Saturday, January 23, 2010

What is Feminism?

A simple, yet concrete definition of feminism by Bel Hooks provided a starting place in answering this when I asked myself the same question. Feminism “is a movement to end sexism, sexist exploitation, and oppression” (Hooks 1). It is not a movement that claims that men are the enemy, she asserts. Sexism, sexist thinking, and those that perpetuate it are the problem, not men as a whole. Feminism is in the business of waging a war against sexism to promote gender justice for all.

Recently, Lindsay asked me when I realized I was a feminist. Is feminism born, are there moments that create within us sparks that inflame us to be champions of justice? Perhaps, but my feminism was nurtured slowly by my parents. A woman of incredible strength, intelligence, and love-- this is often how I describe my mother to those who have not met her. Sparing you details shameful and painful, I realized that the relationship my mother shared with my father and the community was distorted, disgustingly wrong. She often opened my bedroom door long before daylight, wishing me a wonderful day and reminding me of things I needed for school that day. “Don’t forget your French horn, that book laying on the hearth, and remember that your sister will be picking you up from school today at 4:00. I love you.” She would return home late in the evening, having been working 14 hours alongside my father. He would watch television, smoke cigarettes which my mother hated (in the home she had decorated, helped pay for with her labor, cleaned, and maintained for so many years), and eat a dinner that either my mother or I had prepared for him-- some meal he liked, regardless of what anyone else in the house had preference for. She would continue her day when she returned home, cleaning the bathroom, doing laundry, feeding the dog or cattle, and weeding the vegetable garden. Yet she, the woman who I admired and loved more than anyone on earth, the same woman who worked harder than my father every day they were married-- this woman was not permitted to spend money on things she enjoyed or wanted. My mother was, in fact, permitted to do very little. As I grew older, hate and anger built in me toward everything my father represented: generations of male dominance over other human beings in something that society stupidly saw as being acceptable. In fact, my view on marriage when I was younger was that women were, in fact, legalized slaves to their husbands (perhaps it still is?). I could have been shorter here, but when we love someone who has been oppressed, spiritually, physically, and mentally beaten, words write themselves from our passion.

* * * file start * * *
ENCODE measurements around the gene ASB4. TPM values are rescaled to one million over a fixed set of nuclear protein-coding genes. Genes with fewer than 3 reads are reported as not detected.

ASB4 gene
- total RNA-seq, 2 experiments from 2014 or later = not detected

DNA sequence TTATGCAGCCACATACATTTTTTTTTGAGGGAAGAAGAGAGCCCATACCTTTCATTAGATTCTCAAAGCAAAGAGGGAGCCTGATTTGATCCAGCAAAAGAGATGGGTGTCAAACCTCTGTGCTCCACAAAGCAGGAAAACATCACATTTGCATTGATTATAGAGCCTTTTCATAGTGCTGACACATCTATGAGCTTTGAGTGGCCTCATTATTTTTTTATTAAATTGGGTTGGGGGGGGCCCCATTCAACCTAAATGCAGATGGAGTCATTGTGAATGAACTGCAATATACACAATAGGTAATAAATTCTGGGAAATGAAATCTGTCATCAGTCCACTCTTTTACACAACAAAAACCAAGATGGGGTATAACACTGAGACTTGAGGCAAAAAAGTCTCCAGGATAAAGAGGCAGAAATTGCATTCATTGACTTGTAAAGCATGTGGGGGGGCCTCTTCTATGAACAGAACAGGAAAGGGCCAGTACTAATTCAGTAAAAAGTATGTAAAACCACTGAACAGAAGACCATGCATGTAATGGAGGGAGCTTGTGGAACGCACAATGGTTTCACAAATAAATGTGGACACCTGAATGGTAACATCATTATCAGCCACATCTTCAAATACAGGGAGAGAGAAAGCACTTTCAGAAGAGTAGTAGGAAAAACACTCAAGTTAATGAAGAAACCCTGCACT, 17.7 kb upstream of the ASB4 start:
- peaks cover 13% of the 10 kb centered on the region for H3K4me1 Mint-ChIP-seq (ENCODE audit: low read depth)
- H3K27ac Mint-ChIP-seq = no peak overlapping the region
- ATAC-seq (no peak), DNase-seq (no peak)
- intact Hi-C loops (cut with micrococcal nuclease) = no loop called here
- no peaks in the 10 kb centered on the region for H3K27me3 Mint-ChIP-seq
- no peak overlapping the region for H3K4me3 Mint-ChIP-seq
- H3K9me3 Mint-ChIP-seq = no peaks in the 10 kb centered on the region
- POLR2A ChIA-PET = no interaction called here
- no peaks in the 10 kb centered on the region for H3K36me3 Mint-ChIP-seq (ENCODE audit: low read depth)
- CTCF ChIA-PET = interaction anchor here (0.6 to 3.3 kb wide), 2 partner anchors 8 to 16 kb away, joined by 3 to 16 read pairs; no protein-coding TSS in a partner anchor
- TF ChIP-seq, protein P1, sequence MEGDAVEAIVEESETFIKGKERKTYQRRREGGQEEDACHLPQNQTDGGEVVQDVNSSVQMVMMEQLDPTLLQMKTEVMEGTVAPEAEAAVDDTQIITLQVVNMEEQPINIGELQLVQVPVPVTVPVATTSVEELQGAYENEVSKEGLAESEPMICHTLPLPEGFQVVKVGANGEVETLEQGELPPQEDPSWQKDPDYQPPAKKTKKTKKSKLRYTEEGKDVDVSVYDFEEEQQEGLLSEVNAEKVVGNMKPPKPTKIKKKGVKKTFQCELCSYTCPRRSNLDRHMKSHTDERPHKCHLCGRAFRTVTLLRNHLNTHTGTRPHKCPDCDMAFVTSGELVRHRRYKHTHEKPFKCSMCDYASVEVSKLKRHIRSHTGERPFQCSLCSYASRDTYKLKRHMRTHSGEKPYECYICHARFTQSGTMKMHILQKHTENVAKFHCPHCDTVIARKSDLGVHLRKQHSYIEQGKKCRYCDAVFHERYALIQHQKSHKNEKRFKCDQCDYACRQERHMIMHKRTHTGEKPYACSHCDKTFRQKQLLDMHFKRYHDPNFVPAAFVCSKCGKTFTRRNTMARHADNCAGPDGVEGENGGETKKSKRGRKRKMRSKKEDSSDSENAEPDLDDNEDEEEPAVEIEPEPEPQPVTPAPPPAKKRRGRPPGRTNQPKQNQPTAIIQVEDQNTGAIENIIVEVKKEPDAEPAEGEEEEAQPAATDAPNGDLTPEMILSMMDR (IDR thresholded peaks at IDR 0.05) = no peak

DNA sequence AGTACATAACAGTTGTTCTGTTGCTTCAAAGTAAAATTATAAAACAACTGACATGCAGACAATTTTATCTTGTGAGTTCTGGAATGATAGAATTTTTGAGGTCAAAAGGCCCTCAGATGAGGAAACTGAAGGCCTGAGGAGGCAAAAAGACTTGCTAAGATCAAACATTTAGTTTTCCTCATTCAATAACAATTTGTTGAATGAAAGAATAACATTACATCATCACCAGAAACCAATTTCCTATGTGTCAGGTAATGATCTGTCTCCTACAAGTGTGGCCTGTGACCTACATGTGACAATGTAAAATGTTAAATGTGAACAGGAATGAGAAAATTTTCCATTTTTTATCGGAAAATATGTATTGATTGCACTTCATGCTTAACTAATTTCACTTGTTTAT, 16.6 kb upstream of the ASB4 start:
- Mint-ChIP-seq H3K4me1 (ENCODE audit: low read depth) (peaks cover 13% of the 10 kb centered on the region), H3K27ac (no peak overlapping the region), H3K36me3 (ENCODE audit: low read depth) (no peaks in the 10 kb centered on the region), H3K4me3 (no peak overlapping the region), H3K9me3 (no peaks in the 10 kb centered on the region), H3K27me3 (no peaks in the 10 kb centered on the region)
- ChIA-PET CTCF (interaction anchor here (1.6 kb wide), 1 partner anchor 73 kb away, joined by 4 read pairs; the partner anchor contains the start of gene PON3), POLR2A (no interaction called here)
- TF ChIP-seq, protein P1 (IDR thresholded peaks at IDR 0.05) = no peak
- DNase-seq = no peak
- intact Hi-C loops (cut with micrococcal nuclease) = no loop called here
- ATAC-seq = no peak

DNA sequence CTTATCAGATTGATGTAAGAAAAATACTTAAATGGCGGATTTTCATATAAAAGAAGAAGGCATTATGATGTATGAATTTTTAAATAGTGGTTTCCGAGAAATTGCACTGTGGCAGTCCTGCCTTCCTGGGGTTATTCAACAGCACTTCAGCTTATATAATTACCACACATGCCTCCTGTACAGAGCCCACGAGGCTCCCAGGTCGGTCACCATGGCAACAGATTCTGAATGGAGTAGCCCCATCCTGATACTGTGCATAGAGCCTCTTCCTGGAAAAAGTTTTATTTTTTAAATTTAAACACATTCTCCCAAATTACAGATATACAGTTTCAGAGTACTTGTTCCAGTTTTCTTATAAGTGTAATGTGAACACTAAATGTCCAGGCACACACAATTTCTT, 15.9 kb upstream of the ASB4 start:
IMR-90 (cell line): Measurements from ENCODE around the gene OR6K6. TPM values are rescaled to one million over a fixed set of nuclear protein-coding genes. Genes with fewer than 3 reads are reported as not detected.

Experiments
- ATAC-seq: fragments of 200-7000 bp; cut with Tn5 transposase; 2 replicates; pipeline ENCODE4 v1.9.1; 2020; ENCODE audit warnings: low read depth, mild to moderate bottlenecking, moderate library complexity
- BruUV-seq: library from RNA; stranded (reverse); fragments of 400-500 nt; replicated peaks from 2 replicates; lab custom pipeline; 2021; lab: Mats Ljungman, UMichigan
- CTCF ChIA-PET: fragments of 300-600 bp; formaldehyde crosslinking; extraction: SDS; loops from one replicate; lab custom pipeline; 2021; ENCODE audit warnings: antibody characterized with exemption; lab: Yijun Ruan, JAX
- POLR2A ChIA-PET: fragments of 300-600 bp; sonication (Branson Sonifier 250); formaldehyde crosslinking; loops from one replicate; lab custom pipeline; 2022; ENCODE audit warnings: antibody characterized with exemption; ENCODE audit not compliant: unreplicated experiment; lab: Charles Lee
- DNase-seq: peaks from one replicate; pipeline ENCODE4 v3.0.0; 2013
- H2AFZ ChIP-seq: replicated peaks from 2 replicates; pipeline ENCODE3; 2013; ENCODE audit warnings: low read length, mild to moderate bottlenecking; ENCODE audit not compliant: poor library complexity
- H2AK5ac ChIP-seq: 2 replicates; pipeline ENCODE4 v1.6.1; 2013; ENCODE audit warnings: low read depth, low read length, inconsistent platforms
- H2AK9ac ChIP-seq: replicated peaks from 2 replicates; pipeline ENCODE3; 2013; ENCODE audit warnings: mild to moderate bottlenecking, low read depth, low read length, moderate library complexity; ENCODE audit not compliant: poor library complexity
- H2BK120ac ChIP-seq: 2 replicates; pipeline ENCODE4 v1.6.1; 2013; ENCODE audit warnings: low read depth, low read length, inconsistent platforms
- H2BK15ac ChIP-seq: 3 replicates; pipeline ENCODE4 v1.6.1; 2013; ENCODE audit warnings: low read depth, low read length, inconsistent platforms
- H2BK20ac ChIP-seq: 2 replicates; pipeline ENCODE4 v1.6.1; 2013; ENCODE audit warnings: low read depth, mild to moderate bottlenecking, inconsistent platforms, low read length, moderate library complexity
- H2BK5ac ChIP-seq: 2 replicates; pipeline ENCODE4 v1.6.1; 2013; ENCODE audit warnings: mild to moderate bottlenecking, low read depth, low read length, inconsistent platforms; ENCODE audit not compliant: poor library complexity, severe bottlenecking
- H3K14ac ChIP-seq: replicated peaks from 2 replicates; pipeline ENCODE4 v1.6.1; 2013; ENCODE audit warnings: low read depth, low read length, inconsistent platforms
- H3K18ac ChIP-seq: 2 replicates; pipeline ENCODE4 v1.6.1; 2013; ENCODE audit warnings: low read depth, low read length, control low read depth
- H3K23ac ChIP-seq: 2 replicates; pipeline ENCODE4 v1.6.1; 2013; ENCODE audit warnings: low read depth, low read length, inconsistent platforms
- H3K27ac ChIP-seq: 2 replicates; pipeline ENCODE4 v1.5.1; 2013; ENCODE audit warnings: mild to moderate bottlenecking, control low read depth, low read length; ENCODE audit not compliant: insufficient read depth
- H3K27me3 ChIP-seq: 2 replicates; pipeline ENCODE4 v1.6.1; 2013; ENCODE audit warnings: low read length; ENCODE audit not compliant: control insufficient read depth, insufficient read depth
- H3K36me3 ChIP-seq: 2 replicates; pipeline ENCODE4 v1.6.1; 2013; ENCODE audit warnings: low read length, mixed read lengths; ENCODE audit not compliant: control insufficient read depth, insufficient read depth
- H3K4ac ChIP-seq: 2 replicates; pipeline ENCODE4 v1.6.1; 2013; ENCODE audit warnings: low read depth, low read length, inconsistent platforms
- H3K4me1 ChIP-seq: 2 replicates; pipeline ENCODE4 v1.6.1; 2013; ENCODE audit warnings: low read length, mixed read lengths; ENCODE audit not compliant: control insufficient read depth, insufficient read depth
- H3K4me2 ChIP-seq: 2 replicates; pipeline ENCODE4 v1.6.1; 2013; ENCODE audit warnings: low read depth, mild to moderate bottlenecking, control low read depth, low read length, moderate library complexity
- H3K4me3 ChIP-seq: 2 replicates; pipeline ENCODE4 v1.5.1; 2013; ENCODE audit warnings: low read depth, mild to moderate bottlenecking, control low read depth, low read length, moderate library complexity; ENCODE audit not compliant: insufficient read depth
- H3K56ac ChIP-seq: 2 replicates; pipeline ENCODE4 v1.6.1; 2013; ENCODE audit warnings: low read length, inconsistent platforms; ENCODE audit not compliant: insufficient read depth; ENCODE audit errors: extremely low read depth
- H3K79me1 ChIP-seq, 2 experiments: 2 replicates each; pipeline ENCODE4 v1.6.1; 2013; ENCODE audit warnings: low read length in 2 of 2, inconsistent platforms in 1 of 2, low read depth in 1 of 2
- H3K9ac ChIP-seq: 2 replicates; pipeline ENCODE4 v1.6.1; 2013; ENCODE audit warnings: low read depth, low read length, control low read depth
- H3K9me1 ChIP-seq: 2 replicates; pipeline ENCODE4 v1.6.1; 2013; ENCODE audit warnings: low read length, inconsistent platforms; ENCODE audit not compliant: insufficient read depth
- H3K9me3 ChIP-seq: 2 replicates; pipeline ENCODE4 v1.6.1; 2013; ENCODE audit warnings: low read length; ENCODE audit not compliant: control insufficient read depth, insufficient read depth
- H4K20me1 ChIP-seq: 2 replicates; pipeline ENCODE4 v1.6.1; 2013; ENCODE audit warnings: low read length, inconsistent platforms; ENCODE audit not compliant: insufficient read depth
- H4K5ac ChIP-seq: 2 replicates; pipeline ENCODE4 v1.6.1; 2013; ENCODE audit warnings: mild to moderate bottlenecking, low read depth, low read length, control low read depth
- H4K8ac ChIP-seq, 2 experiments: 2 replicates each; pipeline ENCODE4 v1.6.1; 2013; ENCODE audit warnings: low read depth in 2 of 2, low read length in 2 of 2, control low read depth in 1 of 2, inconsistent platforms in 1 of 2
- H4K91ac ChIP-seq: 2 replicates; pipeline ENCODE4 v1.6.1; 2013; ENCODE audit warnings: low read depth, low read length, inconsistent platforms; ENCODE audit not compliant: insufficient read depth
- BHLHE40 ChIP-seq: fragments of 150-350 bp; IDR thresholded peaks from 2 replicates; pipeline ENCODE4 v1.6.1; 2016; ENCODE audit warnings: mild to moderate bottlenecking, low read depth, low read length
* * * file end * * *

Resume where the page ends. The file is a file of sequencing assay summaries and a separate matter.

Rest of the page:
Can I be a feminist if I have a penis? This is a question I struggled greatly with at Rhodes. I wildly embraced feminist ideals while simultaneously feeling angry, diminished by the belief that feminists do not want my voice or action because I am male. I have come to the conclusion that it is my duty as a human being to embrace ideals that support humanity and community. Feminism is for everyone, not just women. It is not merely an academic study, but a duty to humanity that we raise consciousness so that we may discontinue our use of bars and begin realizing that difference in each of us is useful, powerful and natural.

What am I doing now? Many of my behaviors and thoughts before college were certainly chauvinistic, sexist, and clearly wrong. Even in my more-conscious state, I wield the bars of sexism swiftly and elegantly, usually without realizing I have done so. As my understanding of the mechanical, almost industrial (and certainly barbaric) mechanisms of sexism and oppression increase, I am more able to think before acting and speaking, making conscious choices of how to treat others. Feminist courses sometimes unnerve me because I am afraid of offending others because my frame of reference is clearly skewed as a male, but becoming more finely honed through conversation and interaction with my peers, and reading feminist theology (particularly useful because oppression and sexism have grown strong in many faith traditions and “good” theology can be intensely liberating for those individuals) and philosophy. What am I doing? I am standing beside you, as equals. I will no longer open doors for anyone unless they are in need of assistance, for door opening and all activities are equal opportunity activities. Each bar that I can stop myself from using, let me do it as I recognize and name them. Teach me when I step out of line, for I will make mistakes. This is our duty to each other as powerful, educated men and women: to stand together in our war against sexism and oppression, side by side.


  1. I think men can and must be a part of the feminist movement if the movement is to succeed. Inclusion is key, especially in this movement because women are so vastly spread across the board. White women, women of color, heterosexual, homosexual, bisexual, lower class and upper class women must all search for a similarity in their opression, but men must not be ignored. I think that it is only when every feminist's voice is heard (regardless of gender, color, sexuality, class, ability, etc), and all of these voices put together, will the call for the end of oppression truly be heard.

  2. Men definately have to be included. Frye may think that women can use the tools that built the birdcage to undo it, however the fact remains that men are the ones with the money and power. Feminists will need men in order to undo the bird cage.


Note: Only a member of this blog may post a comment.